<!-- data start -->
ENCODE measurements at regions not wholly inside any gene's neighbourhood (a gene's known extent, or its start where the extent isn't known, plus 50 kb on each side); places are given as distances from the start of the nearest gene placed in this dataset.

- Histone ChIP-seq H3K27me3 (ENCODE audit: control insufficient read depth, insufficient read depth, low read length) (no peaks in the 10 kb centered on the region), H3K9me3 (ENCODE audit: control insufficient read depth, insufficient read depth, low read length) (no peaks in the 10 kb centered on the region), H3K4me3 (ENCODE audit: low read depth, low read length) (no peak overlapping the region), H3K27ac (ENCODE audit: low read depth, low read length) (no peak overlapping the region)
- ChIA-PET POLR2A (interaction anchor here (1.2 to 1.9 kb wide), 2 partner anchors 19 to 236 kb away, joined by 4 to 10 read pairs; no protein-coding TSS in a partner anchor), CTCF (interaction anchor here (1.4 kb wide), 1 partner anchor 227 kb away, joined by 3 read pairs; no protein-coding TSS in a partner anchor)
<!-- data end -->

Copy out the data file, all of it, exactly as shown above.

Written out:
ENCODE measurements at regions not wholly inside any gene's neighbourhood (a gene's known extent, or its start where the extent isn't known, plus 50 kb on each side); places are given as distances from the start of the nearest gene placed in this dataset.

- Histone ChIP-seq H3K27me3 (ENCODE audit: control insufficient read depth, insufficient read depth, low read length) (no peaks in the 10 kb centered on the region), H3K9me3 (ENCODE audit: control insufficient read depth, insufficient read depth, low read length) (no peaks in the 10 kb centered on the region), H3K4me3 (ENCODE audit: low read depth, low read length) (no peak overlapping the region), H3K27ac (ENCODE audit: low read depth, low read length) (no peak overlapping the region)
- ChIA-PET POLR2A (interaction anchor here (1.2 to 1.9 kb wide), 2 partner anchors 19 to 236 kb away, joined by 4 to 10 read pairs; no protein-coding TSS in a partner anchor), CTCF (interaction anchor here (1.4 kb wide), 1 partner anchor 227 kb away, joined by 3 read pairs; no protein-coding TSS in a partner anchor)